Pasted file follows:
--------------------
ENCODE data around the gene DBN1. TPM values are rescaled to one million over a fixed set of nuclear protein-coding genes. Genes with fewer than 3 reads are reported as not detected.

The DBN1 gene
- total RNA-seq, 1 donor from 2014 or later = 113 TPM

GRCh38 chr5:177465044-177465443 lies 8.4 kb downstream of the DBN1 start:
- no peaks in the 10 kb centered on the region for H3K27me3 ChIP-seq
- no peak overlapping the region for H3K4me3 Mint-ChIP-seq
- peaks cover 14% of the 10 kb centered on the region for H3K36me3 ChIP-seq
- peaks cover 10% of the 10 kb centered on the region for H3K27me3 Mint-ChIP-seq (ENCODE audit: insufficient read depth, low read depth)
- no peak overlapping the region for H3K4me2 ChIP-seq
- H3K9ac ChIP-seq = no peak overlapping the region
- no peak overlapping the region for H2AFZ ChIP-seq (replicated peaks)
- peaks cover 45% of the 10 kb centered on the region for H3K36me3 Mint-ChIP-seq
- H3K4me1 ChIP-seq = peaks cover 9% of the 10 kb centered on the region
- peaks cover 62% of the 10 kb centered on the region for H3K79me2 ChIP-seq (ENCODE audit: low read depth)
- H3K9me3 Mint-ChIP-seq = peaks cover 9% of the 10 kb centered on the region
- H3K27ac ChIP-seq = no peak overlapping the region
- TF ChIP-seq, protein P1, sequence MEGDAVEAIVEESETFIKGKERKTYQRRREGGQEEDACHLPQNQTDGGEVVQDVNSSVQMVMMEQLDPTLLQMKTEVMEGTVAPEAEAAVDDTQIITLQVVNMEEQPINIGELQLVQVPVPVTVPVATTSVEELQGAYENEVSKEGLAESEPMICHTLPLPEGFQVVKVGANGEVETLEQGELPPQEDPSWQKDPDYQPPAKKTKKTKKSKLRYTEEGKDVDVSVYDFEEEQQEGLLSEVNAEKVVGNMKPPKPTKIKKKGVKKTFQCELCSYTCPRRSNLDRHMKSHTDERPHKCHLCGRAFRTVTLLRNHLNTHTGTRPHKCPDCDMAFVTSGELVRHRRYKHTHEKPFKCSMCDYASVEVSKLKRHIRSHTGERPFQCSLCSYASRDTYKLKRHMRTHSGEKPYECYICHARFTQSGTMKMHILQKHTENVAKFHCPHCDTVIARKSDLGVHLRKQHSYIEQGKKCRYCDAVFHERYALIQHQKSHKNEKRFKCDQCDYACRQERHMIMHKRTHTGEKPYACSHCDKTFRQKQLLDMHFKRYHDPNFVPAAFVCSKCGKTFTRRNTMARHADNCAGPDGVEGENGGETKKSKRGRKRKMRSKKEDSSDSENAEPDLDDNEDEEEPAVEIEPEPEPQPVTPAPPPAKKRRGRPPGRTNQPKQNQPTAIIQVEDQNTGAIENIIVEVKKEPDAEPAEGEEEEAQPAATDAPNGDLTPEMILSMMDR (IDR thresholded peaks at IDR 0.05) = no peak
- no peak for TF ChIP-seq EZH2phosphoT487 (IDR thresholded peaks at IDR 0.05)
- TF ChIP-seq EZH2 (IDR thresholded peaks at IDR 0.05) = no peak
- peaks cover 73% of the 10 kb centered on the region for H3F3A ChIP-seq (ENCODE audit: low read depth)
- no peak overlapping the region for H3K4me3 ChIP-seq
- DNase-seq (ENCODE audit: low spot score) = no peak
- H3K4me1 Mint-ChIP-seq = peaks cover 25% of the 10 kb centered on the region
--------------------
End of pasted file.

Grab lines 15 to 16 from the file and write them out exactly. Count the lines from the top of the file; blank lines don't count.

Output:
- H3K9me3 Mint-ChIP-seq = peaks cover 9% of the 10 kb centered on the region
- H3K27ac ChIP-seq = no peak overlapping the region